Taking Control of Your Snoring Disorder

Dr. Enrico DiVito is a general and cosmetic dentist who specializes in laser dentistry at the Arizona Center for Laser Dentistry in North Scottsdale. A graduate of Arizona State University and the University of the Pacific Arthur A. Dugoni School of Dentistry in San Francisco, Dr. DiVito returned to Arizona and established a private practice in 1980. He founded the Arizona Center for Laser Dentistry in 2007. In this article, he explains how a visit to the dentist could impact the amount of rest you get each night.

A good number of the patients who have trouble sleeping or bother their partner by snoring all night have what is called sleep apnea. What is happening is that a person who has sleep apnea may actually stop breathing for 10 to 30 seconds at multiple times during the night, which can obviously be disruptive to the body. And while a dentist might not be the first person you would think to call about your snoring or sleep problems, there is actually quite a bit that we can do to help.

There are two common forms of sleep apnea; however what is most common is something call obstructive sleep apnea. This is something that occurs when your windpipe gets blocked by your uvula, tonsils, tongue, throat tissue, or the muscles in your throat. Dental devices can be worn to help treat sleep apnea, but another thing we that are able to do is adjust the jaw. By moving the jaw into a different position, we are able to essentially stop the airway obstruction problem for many of our patients. I say this, meaning that we can stop the sleep apnea without resorting to the use of a medical device for a lot of people.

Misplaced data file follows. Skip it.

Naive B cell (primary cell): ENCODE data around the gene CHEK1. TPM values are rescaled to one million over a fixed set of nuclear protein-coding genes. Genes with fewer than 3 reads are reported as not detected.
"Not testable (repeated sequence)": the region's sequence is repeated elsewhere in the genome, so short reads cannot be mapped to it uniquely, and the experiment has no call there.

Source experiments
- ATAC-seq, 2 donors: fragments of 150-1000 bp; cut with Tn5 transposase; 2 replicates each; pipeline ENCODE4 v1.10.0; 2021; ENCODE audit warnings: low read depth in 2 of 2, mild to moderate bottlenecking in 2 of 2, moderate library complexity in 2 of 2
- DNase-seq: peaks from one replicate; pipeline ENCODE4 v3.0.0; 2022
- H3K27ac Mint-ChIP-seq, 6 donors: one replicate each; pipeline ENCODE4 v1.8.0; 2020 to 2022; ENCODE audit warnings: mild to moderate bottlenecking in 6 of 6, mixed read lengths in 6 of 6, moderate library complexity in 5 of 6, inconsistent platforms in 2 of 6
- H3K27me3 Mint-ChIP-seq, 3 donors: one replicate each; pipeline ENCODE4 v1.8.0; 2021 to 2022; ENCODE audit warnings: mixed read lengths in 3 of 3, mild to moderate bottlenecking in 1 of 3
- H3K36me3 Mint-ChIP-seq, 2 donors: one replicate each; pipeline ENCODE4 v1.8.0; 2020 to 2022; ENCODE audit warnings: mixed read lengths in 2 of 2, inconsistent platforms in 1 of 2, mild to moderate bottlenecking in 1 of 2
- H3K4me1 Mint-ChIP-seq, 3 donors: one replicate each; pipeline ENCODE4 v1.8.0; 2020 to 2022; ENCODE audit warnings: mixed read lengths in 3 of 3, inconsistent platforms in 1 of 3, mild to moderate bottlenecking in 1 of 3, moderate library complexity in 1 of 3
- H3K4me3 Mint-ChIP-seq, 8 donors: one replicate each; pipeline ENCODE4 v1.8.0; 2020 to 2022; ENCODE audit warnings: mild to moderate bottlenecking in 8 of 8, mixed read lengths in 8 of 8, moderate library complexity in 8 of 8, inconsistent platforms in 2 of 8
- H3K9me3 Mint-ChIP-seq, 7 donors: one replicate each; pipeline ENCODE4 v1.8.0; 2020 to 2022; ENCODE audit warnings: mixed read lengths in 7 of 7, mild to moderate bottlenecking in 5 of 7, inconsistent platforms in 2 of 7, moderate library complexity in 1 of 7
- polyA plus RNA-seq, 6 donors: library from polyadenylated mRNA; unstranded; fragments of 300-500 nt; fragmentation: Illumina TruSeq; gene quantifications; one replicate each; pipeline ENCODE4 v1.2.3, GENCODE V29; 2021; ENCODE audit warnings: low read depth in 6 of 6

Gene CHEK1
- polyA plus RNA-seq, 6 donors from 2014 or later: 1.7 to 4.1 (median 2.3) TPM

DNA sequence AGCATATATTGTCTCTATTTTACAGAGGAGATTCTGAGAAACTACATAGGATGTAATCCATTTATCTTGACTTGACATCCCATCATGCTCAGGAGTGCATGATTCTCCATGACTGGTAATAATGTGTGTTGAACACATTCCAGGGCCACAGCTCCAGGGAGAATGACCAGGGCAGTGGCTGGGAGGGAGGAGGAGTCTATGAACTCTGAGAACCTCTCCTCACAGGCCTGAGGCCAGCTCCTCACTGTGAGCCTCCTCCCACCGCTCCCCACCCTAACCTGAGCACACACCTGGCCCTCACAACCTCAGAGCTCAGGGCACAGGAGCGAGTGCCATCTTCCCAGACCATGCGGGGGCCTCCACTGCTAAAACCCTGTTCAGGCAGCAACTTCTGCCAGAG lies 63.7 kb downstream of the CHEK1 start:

A good majority of our patients who are treated for this are able to get great results, without having to wear what is known as a CPAP, or a continuous positive airway pressure. For some other people who decide to go the medical route, they might be forced to wear a helmet. But we here at the Arizona Center for Laser Dentistry have a number of ways that we are able to treat people that are much less invasive. One of these is a mouthpiece that is specially made to fit the patient’s mouth. We can fit it to our patients right here in the office, and for a lot of people that can lead to have a great night’s sleep.

We have actually been treating patients with snoring problems and sleep apnea for a while, so helping people is this situation is nothing new for us. Most patients who come to us are people who have already gone to their primary physician and asked for a CPAP. However, that device can be really cumbersome to your mate in bed. Because of that, it is inhibitive for a lot of people, even though it works.

What happens if someone is told to wear something that is inhibitive, as I’m sure you could guess, is that they just don’t wear it. In fact, statistics show that more than 50% of patients who are told to wear a CPAP do not end up wearing it when they go to sleep each night.

For these patients, for whom a cumbersome device is simply not an option due to their sleep schedule or their partner, they are coming to us and asking if there is another alternative to wearing a CPAP or undergoing surgery.

So as a dentist who works with patients to treat snoring issues and sleep apnea, what I can offer them is a non=surgical and conservative therapeutic approach to whatever sleeping issue they are facing.

*Disclaimer: The information on this website is not intended to substitute for the medical expertise and advice of your healthcare provider. We encourage you to discuss any decisions about treatment or care with an appropriate healthcare provider.

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One Response to “Taking Control of Your Snoring Disorder”

  1. Issac Reveres says:

    It’s better to avoid alcohol before going to bed, alcohol might relax the muscles of the upper airway and cause obstruction. If you are using cpap machine you can afford to drink some alcohol if you wish.

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